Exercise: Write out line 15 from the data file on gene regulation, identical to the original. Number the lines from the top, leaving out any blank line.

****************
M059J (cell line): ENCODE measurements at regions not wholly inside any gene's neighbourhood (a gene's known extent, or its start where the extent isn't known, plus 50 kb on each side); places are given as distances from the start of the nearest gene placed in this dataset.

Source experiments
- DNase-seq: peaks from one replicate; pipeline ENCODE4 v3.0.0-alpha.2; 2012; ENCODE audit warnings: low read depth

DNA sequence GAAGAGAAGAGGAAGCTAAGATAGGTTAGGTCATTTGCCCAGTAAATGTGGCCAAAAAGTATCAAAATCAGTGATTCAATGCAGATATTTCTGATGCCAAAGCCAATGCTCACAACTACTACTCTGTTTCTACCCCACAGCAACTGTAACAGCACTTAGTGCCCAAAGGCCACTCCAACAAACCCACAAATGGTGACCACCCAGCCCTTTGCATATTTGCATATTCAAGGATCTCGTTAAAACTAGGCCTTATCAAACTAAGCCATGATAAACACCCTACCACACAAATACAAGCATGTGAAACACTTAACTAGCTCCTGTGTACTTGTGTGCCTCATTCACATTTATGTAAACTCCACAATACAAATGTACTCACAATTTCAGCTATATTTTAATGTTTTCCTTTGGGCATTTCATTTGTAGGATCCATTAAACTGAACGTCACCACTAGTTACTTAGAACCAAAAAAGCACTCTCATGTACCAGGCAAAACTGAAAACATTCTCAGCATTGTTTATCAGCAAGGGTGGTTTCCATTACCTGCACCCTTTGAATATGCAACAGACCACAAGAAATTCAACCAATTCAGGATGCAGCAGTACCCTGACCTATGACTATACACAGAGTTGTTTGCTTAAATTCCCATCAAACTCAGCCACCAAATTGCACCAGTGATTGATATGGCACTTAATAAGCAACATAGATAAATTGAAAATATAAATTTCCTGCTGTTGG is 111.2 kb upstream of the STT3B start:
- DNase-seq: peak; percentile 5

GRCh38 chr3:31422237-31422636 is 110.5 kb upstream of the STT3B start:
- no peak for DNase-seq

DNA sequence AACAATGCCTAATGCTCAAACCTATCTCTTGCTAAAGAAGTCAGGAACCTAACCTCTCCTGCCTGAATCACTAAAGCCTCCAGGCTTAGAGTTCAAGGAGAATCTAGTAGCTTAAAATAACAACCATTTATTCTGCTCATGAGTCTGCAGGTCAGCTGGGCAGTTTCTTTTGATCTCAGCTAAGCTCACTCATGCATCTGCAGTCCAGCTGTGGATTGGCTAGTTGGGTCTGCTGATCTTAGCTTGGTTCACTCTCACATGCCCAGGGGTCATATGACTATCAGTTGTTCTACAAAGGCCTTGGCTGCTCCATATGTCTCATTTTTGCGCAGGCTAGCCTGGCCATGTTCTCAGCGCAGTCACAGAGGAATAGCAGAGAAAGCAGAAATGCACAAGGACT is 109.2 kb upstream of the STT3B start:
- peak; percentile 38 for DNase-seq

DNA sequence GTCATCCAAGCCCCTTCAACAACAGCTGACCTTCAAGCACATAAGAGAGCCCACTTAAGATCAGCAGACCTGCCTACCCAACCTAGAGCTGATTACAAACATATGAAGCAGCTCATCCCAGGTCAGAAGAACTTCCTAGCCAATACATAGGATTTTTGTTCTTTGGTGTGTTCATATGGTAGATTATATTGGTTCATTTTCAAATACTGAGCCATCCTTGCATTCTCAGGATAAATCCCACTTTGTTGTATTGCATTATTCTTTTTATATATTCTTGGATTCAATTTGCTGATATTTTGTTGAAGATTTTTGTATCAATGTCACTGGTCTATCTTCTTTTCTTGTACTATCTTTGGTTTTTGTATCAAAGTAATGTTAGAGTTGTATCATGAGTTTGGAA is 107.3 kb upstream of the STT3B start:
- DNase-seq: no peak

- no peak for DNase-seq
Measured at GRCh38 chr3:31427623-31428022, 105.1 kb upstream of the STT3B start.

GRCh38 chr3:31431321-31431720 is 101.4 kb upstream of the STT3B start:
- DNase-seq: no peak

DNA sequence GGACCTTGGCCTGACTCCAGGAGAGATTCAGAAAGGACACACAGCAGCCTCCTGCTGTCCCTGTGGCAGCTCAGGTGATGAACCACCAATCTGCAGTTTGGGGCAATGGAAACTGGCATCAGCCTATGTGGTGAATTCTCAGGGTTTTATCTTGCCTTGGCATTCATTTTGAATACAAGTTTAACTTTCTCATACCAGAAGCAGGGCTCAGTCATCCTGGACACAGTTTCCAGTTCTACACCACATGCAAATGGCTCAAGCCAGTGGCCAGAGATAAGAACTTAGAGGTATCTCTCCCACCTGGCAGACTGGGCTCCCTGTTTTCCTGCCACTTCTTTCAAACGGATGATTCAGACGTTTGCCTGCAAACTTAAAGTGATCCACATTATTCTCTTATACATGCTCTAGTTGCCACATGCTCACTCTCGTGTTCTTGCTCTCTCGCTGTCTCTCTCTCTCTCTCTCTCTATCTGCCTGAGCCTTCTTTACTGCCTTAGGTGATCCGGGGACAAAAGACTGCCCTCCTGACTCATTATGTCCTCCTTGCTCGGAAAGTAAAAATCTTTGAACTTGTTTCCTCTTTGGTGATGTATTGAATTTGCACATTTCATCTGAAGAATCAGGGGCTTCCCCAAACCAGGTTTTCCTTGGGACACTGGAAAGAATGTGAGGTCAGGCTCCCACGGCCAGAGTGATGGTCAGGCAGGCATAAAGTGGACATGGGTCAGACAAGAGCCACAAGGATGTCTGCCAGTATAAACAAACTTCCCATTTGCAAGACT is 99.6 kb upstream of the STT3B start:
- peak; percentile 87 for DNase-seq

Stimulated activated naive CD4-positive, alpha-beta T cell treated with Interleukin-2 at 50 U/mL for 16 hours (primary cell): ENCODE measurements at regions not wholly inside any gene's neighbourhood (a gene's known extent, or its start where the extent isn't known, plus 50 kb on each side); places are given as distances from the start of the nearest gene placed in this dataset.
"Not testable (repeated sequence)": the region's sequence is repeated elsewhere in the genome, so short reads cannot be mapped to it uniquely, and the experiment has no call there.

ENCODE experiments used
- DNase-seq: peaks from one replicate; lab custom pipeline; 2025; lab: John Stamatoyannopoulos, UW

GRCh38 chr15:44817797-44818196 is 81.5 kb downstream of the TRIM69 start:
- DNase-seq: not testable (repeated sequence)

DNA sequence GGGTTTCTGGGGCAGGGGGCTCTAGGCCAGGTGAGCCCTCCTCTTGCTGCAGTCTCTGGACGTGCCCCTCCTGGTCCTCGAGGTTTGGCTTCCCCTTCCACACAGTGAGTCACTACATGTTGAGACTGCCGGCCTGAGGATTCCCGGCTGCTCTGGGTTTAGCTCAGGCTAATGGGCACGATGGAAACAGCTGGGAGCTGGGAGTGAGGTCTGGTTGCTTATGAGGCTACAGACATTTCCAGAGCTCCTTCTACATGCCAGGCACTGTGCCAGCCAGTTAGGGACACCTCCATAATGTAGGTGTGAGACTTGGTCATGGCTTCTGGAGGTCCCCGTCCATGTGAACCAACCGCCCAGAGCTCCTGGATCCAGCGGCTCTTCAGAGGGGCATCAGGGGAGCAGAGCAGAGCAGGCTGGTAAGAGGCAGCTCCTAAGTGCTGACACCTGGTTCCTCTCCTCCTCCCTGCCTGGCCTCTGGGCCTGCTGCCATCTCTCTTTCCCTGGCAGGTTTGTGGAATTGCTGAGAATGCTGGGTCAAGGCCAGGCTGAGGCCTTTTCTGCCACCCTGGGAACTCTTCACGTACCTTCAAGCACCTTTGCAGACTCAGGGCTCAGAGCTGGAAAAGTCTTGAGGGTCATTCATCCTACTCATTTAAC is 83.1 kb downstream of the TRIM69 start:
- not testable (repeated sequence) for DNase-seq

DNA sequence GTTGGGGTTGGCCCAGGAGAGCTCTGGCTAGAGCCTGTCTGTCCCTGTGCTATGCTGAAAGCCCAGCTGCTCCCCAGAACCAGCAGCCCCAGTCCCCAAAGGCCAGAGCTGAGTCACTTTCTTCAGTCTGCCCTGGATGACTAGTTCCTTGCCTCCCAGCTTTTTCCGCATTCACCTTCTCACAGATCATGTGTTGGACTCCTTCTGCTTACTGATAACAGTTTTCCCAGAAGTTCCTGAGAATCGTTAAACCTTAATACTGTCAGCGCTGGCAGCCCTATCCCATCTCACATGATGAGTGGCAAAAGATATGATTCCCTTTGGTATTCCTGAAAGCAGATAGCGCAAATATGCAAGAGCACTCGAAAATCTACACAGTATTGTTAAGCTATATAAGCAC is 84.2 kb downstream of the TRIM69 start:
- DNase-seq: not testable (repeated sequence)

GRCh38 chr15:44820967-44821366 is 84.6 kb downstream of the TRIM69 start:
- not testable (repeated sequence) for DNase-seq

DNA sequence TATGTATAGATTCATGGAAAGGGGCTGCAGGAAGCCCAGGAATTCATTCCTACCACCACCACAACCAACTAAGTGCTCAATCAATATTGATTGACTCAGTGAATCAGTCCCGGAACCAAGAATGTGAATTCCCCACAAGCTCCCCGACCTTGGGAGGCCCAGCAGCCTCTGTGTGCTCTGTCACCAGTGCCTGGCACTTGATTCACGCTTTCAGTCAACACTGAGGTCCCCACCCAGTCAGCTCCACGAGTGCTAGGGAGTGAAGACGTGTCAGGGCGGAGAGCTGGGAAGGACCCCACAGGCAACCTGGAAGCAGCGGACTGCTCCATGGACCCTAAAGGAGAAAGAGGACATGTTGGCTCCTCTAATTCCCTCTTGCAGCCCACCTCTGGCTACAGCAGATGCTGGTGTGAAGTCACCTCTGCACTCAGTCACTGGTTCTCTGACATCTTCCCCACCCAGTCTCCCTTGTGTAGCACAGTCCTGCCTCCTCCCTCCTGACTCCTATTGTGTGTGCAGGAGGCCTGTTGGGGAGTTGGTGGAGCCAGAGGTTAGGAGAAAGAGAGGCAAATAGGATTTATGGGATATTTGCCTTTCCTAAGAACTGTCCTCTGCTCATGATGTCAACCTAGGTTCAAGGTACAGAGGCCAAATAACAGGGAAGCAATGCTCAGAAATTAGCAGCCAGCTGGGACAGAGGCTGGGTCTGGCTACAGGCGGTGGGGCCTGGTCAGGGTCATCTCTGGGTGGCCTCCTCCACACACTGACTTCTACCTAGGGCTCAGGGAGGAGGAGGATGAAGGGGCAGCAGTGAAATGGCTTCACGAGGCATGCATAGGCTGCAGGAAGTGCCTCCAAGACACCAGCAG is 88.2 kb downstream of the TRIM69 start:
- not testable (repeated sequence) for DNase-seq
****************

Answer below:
- DNase-seq: no peak